LiDAR in Autonomous vehicles

Disclaimer—This paper partially fulfills a writing requirement for first year (freshman) engineering students at the University of Pittsburgh Swanson School of Engineering. This paper is a student, not a professional, paper. This paper is based on publicly available information and may not provide complete analyses of all relevant data. If this paper is used for any purpose other than these authors’ partial fulfillment of a writing requirement for first year (freshman) engineering students at the University of Pittsburgh Swanson School of Engineering, the user does so at his or her own risk.

Expert journalist Mark Hoag states that safety on the roads has become a serious priority for car companies, and even tech companies [1]. According to the USA Causes of Death report road traffic accidents are the number one cause of death for fifteen to nineteen year olds in the United States [2], and over ninety percent of these crashes are due to human error (this includes drunk driving) as per the Stanford Law reveiw[3]. If the human element were removed from the equation, logically, the rate of fatal car crashes would be reduced by over ninety percent as well. Every community has a story like mine, and that should not be true. Autonomous vehicles (AVs) can help prevent this pain, they could mean so much to so many people.

As if that is not a reason enough for autonomous vehicles to be adopted, they have countless other benefits that range from increased efficiency, to reduced need for parking spaces and garages in cities, to decreased green house gas emissions [4]. According to the Global Autonomous Vehicle Partnership website if ten percent of the cars on the road were autonomous more than thirty seven billion dollars could be saved (through less wasted time and fuel) as well as a lower death toll, if ninety percent of cars on the road were autonomous the savings would be around 475 billion dollars [4].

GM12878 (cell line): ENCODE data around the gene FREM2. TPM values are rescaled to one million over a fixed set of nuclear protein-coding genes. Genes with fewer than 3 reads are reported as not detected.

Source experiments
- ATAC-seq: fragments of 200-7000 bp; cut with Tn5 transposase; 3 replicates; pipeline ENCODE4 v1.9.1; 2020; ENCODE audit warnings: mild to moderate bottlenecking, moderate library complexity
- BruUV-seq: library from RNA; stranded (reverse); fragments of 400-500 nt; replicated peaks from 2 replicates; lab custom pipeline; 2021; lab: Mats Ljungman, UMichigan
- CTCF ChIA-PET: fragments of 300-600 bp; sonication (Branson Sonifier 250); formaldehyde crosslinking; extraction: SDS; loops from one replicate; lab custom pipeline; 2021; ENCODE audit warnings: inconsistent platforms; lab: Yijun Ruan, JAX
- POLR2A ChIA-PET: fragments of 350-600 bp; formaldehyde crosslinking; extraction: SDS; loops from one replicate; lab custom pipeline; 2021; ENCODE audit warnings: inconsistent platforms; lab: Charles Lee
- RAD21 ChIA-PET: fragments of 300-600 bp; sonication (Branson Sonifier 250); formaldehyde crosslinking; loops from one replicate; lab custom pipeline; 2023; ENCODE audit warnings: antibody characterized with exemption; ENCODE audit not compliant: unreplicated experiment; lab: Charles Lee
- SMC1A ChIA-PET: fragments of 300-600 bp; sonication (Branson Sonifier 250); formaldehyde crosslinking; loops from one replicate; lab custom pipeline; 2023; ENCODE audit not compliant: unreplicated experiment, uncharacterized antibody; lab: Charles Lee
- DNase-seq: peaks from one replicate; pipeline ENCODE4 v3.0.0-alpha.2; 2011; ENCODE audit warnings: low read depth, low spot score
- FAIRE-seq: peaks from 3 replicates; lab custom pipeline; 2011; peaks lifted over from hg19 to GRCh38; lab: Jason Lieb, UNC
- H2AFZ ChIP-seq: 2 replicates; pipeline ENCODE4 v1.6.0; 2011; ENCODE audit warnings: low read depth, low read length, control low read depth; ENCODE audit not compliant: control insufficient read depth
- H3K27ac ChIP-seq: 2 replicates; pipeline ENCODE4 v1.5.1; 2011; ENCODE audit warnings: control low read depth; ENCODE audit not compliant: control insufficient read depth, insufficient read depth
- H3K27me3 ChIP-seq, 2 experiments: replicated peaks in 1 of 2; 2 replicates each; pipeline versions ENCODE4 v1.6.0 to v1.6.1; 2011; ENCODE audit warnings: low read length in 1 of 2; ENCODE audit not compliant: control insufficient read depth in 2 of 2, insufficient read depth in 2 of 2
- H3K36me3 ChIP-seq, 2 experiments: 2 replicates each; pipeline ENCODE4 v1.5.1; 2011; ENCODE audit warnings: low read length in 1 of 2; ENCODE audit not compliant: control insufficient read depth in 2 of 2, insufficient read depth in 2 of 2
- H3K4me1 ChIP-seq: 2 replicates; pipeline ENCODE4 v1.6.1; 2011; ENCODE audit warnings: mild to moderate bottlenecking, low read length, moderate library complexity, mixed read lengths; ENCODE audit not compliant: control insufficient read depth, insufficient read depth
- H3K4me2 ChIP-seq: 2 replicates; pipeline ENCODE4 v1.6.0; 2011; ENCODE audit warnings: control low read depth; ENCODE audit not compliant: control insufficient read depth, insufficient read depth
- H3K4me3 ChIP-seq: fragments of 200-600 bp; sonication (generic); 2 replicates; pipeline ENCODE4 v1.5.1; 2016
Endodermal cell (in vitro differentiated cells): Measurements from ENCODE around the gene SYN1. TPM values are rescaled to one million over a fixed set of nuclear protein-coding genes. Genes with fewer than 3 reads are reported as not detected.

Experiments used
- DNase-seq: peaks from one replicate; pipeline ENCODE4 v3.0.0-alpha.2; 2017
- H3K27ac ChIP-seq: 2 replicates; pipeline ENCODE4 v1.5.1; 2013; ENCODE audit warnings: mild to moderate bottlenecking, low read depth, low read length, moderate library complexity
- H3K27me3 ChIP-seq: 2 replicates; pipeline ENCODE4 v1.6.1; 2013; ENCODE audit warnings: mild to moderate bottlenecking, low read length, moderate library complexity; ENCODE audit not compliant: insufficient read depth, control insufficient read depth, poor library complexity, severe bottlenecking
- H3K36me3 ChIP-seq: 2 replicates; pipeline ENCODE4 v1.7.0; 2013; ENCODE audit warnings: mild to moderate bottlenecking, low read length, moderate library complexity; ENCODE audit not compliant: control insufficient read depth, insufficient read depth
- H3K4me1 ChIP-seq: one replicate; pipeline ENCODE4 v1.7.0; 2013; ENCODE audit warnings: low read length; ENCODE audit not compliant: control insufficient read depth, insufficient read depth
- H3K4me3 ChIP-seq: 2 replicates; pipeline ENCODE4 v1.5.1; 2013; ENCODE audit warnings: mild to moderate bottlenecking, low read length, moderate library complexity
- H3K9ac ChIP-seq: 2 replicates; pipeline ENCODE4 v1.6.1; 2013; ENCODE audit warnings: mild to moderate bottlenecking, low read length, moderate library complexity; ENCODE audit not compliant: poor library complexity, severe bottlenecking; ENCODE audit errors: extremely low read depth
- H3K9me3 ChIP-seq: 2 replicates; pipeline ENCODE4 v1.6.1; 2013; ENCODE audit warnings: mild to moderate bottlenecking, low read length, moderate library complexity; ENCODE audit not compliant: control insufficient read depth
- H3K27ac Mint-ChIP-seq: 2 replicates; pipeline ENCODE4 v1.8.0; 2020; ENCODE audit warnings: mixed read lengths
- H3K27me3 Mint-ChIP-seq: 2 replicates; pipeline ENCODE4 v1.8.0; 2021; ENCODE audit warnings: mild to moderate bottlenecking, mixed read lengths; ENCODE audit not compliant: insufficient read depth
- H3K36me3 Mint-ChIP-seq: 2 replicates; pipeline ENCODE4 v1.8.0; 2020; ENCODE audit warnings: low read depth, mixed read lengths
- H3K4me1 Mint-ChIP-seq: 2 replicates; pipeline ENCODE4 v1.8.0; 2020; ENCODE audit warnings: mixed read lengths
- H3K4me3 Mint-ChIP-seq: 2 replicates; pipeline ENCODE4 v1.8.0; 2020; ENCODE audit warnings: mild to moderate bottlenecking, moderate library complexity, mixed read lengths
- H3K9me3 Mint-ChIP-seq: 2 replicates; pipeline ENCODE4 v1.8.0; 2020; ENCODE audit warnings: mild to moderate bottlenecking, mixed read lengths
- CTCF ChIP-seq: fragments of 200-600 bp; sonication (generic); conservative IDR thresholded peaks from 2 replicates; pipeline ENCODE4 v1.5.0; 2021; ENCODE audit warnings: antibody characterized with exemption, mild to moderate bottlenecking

Autonomous vehicles are coming, they are inevitable, the only question left is when, and how they are coming. In this vein there are two distinctive approaches, that of Google and that of Tesla. One of the biggest differences between Google and Tesla cars is the usage of LiDAR, short for Light Detection and Ranging [1]. Google uses LiDAR in its vehicles whereas Tesla only utilizes cameras and radar as its “eyes”[1]. The development of this technology has led to several innovations with multiple other applications to engineering and the world. This includes Gallium Nitrate transistors, which can be applied across countless other types of technology. AVs, and specifically LiDAR will help save lives, encourage the creation of new technologies, and make sure that there aren’t any more stories like Alex and Calvin’s.

WHAT IS LIDAR?

LiDAR is a remote sensing method that uses pulsed laser beams to judge the ranges (distances) between objects [9]. It measures the amount of time it takes for the impulse to be directed back and from that data and integrated GPS, Inertial Measurement Unit systems, scan angles, and calibration it is able to create a bunch of points [9]. It uses that data to create a high-resolution map of its surroundings; LiDAR can normally map its surroundings for one hundred meters each way [5].

LiDAR can have two types: topographic and bathymetric [9]. Topographic LiDAR utilizes light at a wavelength close to that of infrared light and is used to topographically scan the earth [9]. According to the National Ocean Service bathylimnetic LiDAR is used in the oceans to record water depth [10]. Bathylimnetic LiDAR uses a much higher frequency (shorter wavelength) type of light, a green laser [10]. LiDAR has a variety of applications including the creation of topographical maps One of the most innovative and relevant applications of LiDAR currently is in AVs. In most cars equipped with LiDAR it is placed on top of the car, and rotates very quickly (exact specs unknown but somewhere around 600rpm) [6]. This rotation allows the car to sense its quickly changing environment in high resolution and make decisions [6]. LiDAR technology is used in virtually all AVs being tested currently, excluding Tesla [7]. Despite its commonality in AVs LiDAR comes with its own set of problems [7].

BENEFITS AND DRAWBACKS TO LIDAR